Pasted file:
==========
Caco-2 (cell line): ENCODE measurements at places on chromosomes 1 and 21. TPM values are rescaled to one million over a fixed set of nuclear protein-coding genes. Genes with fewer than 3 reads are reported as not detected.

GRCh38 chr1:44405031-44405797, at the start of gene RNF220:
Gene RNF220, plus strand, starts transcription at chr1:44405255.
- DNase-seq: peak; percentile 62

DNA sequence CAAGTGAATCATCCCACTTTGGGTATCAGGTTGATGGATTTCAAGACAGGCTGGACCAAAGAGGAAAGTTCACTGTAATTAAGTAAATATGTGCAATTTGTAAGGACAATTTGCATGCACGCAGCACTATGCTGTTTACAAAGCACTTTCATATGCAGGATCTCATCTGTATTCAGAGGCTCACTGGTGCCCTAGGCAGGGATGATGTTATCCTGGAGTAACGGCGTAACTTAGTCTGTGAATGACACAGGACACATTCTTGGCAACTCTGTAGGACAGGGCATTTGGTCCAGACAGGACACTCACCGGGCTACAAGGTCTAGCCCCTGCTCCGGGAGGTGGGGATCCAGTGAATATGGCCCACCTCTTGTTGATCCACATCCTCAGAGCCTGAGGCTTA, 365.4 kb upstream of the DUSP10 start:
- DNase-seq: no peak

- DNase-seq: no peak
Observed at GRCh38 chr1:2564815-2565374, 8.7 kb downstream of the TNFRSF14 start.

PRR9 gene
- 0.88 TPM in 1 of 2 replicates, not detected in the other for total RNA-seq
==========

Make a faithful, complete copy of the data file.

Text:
Caco-2 (cell line): ENCODE measurements at places on chromosomes 1 and 21. TPM values are rescaled to one million over a fixed set of nuclear protein-coding genes. Genes with fewer than 3 reads are reported as not detected.

GRCh38 chr1:44405031-44405797, at the start of gene RNF220:
Gene RNF220, plus strand, starts transcription at chr1:44405255.
- DNase-seq: peak; percentile 62

DNA sequence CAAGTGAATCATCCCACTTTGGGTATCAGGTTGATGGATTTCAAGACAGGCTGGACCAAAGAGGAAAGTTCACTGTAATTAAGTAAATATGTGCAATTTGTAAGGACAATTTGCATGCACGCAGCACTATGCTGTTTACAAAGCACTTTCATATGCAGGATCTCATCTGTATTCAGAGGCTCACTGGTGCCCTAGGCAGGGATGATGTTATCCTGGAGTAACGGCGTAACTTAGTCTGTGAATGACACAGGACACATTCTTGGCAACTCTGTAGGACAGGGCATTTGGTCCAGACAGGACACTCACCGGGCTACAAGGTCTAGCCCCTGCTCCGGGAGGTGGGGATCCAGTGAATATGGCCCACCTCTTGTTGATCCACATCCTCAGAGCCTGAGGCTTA, 365.4 kb upstream of the DUSP10 start:
- DNase-seq: no peak

- DNase-seq: no peak
Observed at GRCh38 chr1:2564815-2565374, 8.7 kb downstream of the TNFRSF14 start.

PRR9 gene
- 0.88 TPM in 1 of 2 replicates, not detected in the other for total RNA-seq